I want to return to this revelatory interview with co-conspirator John Eastman, the last portion of which was published Thursday by Tom Klingenstein, the Chairman of the Trumpite Claremont Institute and then highlighted by our Josh Kovensky. There’s a lot of atmospherics in this interview, a lot of bookshelf-lined tweedy gentility mixed with complaints about OSHA regulations and Drag Queen story hours. But the central bit comes just over half way through the interview when Eastman gets into the core justification and purpose for trying to overturn the results of the 2020 election and overthrow the constitutional order itself. He invokes the Declaration of Independence and says quite clearly that yes, we were trying to overthrow the government and argues that they were justified because of the sheer existential threat America was under because of the election of Joe Biden.
January 6th conspirators have spent more than two years claiming either that nothing really happened at all in the weeks leading up to January 6th or that it was just a peaceful protest that got a bit out of hand or that they were just making a good faith effort to follow the legal process. Eastman cuts through all of this and makes clear they were trying to overthrow (“abolish”) the government; they were justified in doing so; and the warrant for their actions is none other than the Declaration of Independence itself.
“Our Founders lay this case out,” says Eastman. “There’s actually a provision in the Declaration of Independence that a people will suffer abuses while they remain sufferable, tolerable while they remain tolerable. At some point abuses become so intolerable that it becomes not only their right but their duty to alter or abolish the existing government.”
“So that’s the question,” he tells Klingenstein. “Have the abuses or the threat of abuses become so intolerable that we have to be willing to push back?”
The answer for Eastman is clearly yes, and that’s his justification for his and his associates extraordinary actions.
Let’s dig in for a moment to what this means, because it’s a framework of thought or discourse that was central to many controversies in the first decades of the American Republic. The Declaration of Independence has no legal force under American law. It’s not a legal document. It’s a public explanation of a political decision: to break the colonies’ allegiance to Great Britain and form a new country. But it contains a number of claims and principles that became and remain central to American political life.
The one Eastman invokes here is the right to overthrow governments. The claim is that governments have no legitimacy or authority beyond their ability to serve the governed. Governments shouldn’t be overthrown over minor or transitory concerns. But when they become truly oppressive people have a right to get rid of them and start over. This may seem commonsensical to us. But that’s because we live a couple centuries downstream of these events and ideas. Governments at least in theory are justified by how they serve their populations rather than countries being essentially owned by the kings or nobilities which rule them.
But this is a highly protean idea. Who gets to decide? Indeed this question came up again and again over the next century each time the young republic faced a major political crisis, whether it was in the late 1790s, toward the end of the War of 1812, in 1832–33 or finally during the American Civil War. If one side didn’t get its way and wanted out what better authority to cite than the Declaration of Independence? There is an obvious difference, but American political leaders needed a language to describe it. What they came up with is straightforward. It’s the difference between a constitutional or legal right and a revolutionary one. Abraham Lincoln was doing no more than stating a commonplace when he said this on the eve of the Civil War in his first inaugural address (emphasis added): “This country, with its institutions, belongs to the people who inhabit it. Whenever they shall grow weary of the existing Government, they can exercise their constitutional right of amending it or their revolutionary right to dismember or overthrow it.”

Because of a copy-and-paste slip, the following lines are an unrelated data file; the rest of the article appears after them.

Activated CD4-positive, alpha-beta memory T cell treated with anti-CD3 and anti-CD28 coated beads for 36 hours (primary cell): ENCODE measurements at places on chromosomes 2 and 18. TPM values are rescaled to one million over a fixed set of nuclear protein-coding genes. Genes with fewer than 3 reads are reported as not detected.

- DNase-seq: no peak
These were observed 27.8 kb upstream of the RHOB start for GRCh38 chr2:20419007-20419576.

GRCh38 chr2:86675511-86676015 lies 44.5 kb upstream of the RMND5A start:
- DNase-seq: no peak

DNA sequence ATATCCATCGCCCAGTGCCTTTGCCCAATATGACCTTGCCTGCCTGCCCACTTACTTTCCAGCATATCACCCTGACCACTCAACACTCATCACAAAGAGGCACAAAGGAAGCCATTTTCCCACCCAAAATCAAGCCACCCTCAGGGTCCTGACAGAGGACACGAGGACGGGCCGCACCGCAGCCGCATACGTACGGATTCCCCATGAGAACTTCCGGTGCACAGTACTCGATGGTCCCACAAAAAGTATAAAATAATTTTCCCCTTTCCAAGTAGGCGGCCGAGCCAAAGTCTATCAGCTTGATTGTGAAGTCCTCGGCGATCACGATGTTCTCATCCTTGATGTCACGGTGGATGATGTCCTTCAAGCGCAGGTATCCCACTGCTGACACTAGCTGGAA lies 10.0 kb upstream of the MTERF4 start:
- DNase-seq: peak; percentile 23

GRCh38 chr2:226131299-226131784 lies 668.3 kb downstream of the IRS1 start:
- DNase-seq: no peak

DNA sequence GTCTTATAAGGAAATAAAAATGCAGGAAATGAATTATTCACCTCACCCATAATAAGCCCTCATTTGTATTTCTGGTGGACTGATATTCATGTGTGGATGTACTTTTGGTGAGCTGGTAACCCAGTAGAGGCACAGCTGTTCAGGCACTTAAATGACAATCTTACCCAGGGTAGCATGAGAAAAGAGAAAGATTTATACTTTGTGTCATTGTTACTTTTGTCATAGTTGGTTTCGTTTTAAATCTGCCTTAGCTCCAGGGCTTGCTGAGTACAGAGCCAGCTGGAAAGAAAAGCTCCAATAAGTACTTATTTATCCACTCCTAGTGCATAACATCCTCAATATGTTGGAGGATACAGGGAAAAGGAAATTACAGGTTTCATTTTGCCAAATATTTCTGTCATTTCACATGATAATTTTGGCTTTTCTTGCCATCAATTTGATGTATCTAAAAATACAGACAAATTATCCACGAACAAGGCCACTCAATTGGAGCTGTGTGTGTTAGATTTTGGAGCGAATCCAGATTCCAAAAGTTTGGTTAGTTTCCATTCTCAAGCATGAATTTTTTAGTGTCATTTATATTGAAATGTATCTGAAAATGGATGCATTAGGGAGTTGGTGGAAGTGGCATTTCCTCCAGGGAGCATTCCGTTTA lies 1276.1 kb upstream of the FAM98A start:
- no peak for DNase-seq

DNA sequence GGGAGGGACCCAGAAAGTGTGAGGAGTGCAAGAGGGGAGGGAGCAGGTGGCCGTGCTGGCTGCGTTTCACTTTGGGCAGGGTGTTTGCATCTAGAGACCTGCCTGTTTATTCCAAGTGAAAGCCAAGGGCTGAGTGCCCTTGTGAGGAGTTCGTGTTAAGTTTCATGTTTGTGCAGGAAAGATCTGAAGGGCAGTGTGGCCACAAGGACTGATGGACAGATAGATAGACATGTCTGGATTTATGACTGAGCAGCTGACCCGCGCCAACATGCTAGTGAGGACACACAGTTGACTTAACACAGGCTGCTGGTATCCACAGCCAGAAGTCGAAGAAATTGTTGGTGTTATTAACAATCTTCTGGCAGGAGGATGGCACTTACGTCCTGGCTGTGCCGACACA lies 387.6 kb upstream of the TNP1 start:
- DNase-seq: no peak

In other words, yes, you have a revolutionary right to overthrow the government if you really think its abuses have gotten that intractable and grave. But the government has an equal right to stop you, to defend itself or, as we see today, put you on trial if you fail. The American revolutionaries of 1776 knew full well that they were committing treason against the British monarchy. If they lost they would all hang. They accepted that. They didn’t claim that George III had no choice but to let them go.
From the beginning the Trump/Eastman coup plotters have tried to wrap their efforts in legal processes and procedures. It was their dissimulating shield to hide the reality of their coup plot and if needed give them legal immunity from the consequences. The leaders of the secession movement tried the same thing in 1861.
In a way I admire Eastman for coming clean. I don’t know whether he sees the writing on the wall and figures he might as well lay his argument out there or whether his grad school political theory pretensions and pride got the better of him and led him to state openly this indefensible truth. Either way he’s done it and not in any way that’s retrievable as a slip of the tongue. They knew it was a coup and they justified it to themselves in those terms. He just told us. They believed they were justified in trying to overthrow the government, whether because of OSHA chair size regulations or drag queens or, more broadly, because the common herd of us don’t understand the country’s “founding principles” the way Eastman and his weirdo clique do. But they did it. He just admitted it. And now they’re going to face the consequences.